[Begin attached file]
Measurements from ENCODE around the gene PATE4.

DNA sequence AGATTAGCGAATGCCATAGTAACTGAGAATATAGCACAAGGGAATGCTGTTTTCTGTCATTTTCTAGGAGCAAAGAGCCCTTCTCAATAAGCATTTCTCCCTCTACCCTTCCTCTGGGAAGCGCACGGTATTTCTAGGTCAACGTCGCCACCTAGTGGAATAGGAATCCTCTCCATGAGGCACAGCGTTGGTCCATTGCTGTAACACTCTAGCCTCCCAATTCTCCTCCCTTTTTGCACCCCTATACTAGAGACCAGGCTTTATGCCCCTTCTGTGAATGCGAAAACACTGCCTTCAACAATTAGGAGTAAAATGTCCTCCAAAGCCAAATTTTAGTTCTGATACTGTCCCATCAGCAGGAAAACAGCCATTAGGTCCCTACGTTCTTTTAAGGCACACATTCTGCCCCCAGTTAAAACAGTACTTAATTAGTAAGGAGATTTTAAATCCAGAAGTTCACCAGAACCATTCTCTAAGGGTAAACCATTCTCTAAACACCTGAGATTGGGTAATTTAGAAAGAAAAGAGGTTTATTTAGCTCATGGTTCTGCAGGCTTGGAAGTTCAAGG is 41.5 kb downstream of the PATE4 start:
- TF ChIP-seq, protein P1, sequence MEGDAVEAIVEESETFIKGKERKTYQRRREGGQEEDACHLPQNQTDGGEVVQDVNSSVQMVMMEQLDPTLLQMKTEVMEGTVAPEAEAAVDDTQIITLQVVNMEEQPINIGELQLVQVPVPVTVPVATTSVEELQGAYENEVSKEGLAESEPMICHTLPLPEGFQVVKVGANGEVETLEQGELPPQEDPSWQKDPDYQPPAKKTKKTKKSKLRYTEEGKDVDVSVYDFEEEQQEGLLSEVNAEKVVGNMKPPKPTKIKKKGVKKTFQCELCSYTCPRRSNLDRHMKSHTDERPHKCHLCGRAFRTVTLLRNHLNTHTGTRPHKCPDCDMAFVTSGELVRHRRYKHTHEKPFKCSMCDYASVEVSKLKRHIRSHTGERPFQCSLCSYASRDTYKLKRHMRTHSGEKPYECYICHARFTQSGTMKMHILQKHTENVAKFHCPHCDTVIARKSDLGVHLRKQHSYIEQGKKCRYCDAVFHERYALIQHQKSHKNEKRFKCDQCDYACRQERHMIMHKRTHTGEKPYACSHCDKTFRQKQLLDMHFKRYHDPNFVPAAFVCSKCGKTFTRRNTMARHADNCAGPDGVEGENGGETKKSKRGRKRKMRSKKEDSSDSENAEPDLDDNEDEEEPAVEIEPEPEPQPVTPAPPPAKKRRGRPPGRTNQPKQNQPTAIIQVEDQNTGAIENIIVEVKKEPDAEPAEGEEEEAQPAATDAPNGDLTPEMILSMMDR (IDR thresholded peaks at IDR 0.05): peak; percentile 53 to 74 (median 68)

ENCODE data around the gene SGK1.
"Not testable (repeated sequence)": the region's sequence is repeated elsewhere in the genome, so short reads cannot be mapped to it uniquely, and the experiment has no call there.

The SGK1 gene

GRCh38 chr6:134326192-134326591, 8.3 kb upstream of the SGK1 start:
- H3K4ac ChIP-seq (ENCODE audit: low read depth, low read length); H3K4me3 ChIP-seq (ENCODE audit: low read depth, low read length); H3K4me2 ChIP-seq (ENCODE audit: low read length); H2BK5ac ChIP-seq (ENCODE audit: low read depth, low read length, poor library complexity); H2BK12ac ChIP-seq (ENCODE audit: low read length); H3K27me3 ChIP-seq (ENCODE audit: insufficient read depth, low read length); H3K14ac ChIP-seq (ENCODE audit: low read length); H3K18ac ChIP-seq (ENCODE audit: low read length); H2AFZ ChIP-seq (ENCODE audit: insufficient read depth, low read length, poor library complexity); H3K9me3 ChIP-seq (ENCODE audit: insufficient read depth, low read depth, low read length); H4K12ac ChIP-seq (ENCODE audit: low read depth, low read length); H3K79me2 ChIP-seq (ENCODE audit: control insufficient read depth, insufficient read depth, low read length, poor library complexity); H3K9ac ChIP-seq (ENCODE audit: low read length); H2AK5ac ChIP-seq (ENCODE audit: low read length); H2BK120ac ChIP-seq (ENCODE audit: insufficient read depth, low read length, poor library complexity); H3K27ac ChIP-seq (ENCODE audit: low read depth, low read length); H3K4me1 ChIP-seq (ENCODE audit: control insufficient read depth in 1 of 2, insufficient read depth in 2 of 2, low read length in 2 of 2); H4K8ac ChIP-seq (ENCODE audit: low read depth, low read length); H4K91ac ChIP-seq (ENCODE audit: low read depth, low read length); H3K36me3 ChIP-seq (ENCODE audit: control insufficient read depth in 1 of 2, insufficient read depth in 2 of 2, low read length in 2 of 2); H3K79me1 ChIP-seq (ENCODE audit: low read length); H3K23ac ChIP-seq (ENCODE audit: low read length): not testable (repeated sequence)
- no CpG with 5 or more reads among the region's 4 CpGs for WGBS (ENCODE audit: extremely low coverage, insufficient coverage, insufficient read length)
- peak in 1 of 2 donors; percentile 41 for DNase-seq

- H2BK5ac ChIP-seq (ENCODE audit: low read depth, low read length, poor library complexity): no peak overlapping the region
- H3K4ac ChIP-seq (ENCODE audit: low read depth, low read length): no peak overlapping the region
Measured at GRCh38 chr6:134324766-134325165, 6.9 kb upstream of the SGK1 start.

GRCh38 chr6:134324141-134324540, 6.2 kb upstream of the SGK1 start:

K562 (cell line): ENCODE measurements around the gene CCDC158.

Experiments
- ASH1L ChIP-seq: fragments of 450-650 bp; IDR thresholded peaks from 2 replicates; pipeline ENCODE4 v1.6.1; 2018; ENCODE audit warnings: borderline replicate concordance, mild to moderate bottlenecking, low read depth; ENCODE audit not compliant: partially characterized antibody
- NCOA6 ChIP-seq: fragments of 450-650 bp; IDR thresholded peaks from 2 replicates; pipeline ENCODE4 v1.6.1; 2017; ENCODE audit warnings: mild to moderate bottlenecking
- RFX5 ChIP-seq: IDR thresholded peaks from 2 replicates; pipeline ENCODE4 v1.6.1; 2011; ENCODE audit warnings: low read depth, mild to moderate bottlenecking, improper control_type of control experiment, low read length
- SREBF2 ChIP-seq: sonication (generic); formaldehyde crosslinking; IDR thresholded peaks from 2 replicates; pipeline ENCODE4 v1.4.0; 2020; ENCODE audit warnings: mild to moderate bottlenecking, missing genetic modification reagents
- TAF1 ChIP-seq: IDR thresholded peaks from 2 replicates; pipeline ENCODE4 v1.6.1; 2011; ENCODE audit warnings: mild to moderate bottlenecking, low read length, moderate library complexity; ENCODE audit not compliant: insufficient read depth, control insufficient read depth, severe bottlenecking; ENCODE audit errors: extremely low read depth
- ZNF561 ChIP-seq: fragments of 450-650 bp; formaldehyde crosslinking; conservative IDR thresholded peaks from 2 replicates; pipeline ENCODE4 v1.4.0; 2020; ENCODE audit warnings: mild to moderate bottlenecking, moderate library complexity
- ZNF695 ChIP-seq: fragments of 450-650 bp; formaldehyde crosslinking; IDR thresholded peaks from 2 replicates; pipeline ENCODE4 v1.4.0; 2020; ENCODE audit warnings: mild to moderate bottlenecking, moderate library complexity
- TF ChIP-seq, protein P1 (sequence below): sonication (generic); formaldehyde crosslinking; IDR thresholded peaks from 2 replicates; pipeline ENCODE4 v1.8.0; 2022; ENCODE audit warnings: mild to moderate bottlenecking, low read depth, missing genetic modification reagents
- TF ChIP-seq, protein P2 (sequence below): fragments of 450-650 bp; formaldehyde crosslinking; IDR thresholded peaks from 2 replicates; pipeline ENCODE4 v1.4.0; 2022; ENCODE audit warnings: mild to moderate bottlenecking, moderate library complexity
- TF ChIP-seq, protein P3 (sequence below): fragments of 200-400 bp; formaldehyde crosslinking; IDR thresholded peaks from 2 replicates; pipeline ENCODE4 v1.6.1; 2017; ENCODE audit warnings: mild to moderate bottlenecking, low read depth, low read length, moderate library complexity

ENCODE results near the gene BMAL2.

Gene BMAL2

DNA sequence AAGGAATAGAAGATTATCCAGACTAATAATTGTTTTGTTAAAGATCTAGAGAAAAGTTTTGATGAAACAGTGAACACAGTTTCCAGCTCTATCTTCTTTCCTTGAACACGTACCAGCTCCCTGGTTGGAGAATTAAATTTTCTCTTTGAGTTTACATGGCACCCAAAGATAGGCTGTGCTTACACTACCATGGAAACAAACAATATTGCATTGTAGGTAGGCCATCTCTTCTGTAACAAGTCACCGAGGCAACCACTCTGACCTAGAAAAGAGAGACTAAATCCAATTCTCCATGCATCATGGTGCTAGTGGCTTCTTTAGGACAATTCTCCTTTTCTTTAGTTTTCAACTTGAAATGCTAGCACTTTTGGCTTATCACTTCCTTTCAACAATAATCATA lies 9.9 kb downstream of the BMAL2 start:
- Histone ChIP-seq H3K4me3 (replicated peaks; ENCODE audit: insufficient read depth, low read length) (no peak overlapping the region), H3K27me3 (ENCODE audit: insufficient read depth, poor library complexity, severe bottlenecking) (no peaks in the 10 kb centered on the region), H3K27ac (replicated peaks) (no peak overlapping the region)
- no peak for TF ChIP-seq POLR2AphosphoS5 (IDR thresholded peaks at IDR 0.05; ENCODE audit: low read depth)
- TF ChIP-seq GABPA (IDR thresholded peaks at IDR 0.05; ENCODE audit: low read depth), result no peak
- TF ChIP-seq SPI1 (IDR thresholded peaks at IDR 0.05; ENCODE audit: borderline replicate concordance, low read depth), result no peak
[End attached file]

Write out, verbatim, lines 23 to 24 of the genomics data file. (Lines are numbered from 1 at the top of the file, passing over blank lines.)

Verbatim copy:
- ZNF695 ChIP-seq: fragments of 450-650 bp; formaldehyde crosslinking; IDR thresholded peaks from 2 replicates; pipeline ENCODE4 v1.4.0; 2020; ENCODE audit warnings: mild to moderate bottlenecking, moderate library complexity
- TF ChIP-seq, protein P1 (sequence below): sonication (generic); formaldehyde crosslinking; IDR thresholded peaks from 2 replicates; pipeline ENCODE4 v1.8.0; 2022; ENCODE audit warnings: mild to moderate bottlenecking, low read depth, missing genetic modification reagents